The Zambian banking landscape is highly competitive. At their core, banks are known to create value or make money by lending money at rates higher than the cost of the money they lend. More specifically, banks collect interest on loans and interest payments from the debt securities they own, and pay interest on deposits and short-term borrowings. Sophisticated banks go further by offering wealth management, investment banking and playing on the capital markets.
In 2019, the Zambian banking story will be very different albeit difficult. The Bank of Zambia, which is charged with the responsibility of ensuring sound business practices and consumer protection mechanisms in the financial sector by the provisions of the Banking and Financial Services Act, No. 7 of 2017 (BFSA), was at the centre of controversy (with commercial banks) when they “heard the cry” and passed the “BoZ Prohibition Against Unwarranted Charges and Fees Directive of 2018”.
According to the Government Gazette published on 31st August 2018, the Central Bank determined that “the imposition of unwarranted charges and fees on the members of the public was an affront to the rights of the consumer of financial services. Furthermore, the Bank believes that the said imposition of unwarranted charges and fees threatened strides being made towards financial inclusion in the country”.
It was at this moment that the Central Bank threw the Banking ecosystem into delirium. Until this moment, many banks considered themselves firms that provided services. They would invest in the experience of banking. You could see it from their adverts (advertising budgets) that showcased an ultra-modern, out of this world experience if a consumer chose to place their money with a particular bank. However, with the directive came a censure on 26 charges that were currently prevalent in many banks.
The number of charges scrapped, at face value, appears to be a blanket removal of surcharges that the banks had carefully crafted based on the different products they offer. It is no secret that consumer banking is one of the biggest value drivers for banks in Zambia. However, although many agree on the argument of financial inclusion, standing on the fence of alternate opinion would argue against this being a progressive move as dubbed by Zambia Consumer Association (ZACA) statement quoted in lusakatimes.com. This is because the majority of value creation mechanisms for the services that they provide were whipped out. Neutrals would further argue taking a leaf from Finance Minister Honourable Margret Mwanakatwe statement to parliament prior to the censure where the former banker signalled treading very cautiously by calling to book exorbitant charges. She never mentioned scrapping but expressed concern at the high charges.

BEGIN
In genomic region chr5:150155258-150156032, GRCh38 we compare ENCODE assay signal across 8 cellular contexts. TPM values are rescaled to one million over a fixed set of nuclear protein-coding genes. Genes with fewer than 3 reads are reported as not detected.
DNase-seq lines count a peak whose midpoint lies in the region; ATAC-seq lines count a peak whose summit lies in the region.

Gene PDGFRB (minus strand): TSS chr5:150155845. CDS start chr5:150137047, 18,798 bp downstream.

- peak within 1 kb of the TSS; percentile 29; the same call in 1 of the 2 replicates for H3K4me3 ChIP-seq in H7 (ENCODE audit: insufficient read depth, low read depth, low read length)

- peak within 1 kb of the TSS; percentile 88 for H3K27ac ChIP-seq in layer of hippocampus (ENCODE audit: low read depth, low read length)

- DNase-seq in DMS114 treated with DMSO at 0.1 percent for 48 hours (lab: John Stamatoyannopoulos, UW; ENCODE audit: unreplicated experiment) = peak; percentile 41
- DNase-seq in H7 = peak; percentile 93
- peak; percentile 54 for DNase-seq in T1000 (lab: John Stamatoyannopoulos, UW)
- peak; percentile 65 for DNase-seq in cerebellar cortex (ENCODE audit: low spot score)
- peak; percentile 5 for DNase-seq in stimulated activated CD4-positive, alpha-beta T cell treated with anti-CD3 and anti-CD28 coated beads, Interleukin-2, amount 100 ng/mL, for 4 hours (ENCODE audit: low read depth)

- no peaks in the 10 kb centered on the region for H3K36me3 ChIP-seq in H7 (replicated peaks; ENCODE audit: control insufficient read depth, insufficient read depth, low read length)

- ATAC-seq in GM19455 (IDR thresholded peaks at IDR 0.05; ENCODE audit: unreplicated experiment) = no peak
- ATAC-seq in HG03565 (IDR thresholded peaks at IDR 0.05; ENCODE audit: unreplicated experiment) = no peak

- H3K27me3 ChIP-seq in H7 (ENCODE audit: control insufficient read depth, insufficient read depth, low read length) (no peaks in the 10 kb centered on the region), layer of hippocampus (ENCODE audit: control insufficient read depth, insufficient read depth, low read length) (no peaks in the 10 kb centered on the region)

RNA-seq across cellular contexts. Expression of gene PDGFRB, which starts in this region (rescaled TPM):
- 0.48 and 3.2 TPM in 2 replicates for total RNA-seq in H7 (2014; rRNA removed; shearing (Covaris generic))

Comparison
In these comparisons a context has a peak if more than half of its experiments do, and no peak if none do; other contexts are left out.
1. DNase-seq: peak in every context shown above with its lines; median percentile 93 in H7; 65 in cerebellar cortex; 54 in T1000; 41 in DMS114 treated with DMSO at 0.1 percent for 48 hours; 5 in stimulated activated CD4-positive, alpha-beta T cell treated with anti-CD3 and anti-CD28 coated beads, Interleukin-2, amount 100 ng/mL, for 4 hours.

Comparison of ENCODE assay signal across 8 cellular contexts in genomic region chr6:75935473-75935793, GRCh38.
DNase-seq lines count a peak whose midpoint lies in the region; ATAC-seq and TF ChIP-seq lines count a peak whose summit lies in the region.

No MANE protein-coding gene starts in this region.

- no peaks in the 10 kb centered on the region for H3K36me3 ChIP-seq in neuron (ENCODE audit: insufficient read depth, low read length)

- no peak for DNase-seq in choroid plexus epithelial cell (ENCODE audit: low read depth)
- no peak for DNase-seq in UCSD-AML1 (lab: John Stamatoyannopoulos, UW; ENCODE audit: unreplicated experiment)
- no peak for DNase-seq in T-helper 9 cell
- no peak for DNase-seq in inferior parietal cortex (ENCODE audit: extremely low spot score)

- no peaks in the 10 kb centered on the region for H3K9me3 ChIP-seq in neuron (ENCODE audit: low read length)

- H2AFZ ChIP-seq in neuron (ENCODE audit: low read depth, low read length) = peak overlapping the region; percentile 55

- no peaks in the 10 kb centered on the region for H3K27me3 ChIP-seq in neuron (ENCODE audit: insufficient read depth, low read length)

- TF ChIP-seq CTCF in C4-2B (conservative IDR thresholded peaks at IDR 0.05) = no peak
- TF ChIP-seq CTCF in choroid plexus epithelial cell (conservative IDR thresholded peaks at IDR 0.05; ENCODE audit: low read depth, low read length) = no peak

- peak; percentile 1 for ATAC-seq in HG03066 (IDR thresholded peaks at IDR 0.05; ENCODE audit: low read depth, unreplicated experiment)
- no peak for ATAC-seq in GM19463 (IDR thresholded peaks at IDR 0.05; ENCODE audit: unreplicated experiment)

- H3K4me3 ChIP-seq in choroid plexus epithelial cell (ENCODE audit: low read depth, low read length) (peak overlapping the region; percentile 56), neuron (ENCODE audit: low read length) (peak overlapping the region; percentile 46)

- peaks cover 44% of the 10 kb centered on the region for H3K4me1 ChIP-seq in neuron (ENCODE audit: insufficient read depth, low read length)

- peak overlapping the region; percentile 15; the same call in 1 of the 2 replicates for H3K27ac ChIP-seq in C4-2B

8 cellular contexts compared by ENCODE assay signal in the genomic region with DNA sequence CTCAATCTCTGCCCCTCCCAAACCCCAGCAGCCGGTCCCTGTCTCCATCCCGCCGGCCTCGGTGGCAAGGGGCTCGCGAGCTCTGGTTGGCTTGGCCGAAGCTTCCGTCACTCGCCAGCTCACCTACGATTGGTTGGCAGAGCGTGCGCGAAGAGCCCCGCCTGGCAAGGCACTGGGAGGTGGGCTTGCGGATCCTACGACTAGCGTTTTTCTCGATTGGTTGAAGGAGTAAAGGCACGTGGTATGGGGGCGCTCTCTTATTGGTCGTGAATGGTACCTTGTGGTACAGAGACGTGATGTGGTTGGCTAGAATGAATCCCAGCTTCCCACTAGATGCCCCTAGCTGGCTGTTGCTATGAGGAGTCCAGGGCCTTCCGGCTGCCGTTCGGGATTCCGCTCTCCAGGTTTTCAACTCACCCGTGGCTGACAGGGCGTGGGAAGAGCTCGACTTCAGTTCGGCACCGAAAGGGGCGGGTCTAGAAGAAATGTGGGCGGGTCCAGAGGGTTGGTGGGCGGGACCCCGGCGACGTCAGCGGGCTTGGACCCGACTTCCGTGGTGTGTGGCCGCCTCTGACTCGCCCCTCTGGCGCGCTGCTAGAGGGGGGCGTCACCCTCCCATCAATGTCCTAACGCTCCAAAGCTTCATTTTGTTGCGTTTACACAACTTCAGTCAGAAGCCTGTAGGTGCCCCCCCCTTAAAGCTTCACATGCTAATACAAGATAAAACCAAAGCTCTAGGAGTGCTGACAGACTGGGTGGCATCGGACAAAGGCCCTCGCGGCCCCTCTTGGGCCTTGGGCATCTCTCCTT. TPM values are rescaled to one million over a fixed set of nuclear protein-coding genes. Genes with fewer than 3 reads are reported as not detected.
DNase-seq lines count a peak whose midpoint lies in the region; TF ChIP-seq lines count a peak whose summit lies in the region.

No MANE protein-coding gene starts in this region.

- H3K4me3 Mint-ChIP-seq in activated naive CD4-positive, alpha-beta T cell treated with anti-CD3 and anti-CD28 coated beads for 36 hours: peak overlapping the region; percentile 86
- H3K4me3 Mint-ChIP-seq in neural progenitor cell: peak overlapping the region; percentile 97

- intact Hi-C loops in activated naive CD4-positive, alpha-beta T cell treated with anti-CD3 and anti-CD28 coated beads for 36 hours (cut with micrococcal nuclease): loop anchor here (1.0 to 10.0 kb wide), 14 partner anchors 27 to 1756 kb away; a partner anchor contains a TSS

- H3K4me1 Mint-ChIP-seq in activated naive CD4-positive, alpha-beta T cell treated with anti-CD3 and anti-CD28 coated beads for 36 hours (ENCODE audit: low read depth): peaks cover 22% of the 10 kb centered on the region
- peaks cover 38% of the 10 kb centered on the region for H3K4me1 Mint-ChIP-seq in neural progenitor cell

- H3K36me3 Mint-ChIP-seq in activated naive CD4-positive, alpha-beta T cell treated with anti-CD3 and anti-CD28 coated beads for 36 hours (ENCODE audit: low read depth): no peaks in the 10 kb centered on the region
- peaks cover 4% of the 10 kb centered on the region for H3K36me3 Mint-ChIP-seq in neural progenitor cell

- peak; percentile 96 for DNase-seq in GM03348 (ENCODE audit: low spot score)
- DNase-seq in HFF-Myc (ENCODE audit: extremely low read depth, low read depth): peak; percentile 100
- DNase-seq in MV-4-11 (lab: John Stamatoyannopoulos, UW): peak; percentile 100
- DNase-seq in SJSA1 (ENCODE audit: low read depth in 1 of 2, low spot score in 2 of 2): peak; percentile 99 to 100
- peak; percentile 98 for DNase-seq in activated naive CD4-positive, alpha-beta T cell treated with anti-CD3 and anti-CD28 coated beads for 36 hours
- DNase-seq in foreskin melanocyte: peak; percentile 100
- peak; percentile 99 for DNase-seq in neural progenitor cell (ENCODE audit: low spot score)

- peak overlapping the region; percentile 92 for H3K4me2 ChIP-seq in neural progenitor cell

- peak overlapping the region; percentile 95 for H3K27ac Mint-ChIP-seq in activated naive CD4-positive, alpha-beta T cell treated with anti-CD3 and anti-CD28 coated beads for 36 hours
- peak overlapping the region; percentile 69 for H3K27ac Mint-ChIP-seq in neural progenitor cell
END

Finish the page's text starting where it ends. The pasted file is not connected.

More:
Bank CEOs and their management teams are now walking into 2019 knowing that implementation of the directives is paramount. However, astute CEOs through their stakeholder management mechanisms with the Central Bank will consider engaging Governor Dr. Denny Kalyalya’s team. This can be anticipated because in February 2018 Bankers Association of Zambia CEO Leonard Mwanza insisted that it was the responsibility of consumers to “shop around” for banks with lower charges. He further argued that commercial banks investment in technology and brick and mortar made it prudent for them to design products that were priced according to the investment made on infrastructure. Although this was prior the directive, we believe many CEOs have pondered over this during the Christmas period.
Spelling out the operations and maintenance costs of running banking infrastructure was one way of making the argument. However, there are banks among the 17 that have built their entire business models around technology and services that are powered by the same. Placing charges in that ecosystem would mean that enforcing the directive limits their value creation preposition. If the argument is financial inclusion, it becomes a difficult balancing act which sees consumers on the one hand raising concerns of charges but demanding for a plethora of products and on the other hand banks with advanced banking systems that now face opportunities to create value being whipped out hence being forced to pull back on the number of products that they believe would attract and benefit consumers.
Financial Insight believes that common ground will be struck if the directive is to be revisited by applying the economic theory of economies of scale and scope. The Central Bank wishes to achieve scale in terms of financial inclusion. For this, they need the commercial banks to innovate and have reach through their branches (brick and mortar) so that no citizen is left behind. The Commercial Banks possess scope through the technology that allows them to have a plethora of products that can be priced at economic fair value. Hence why further consideration around Fintechs that have brought about a revolution that has now seen the unbanked in Zambia taking part, albeit through money transfer, in the financial system. With formidable players such as ZOONA, it will only be a matter of time that banking licenses around this other ecosystem are issued allowing for more access to the numbers that the Central Bank wishes to include.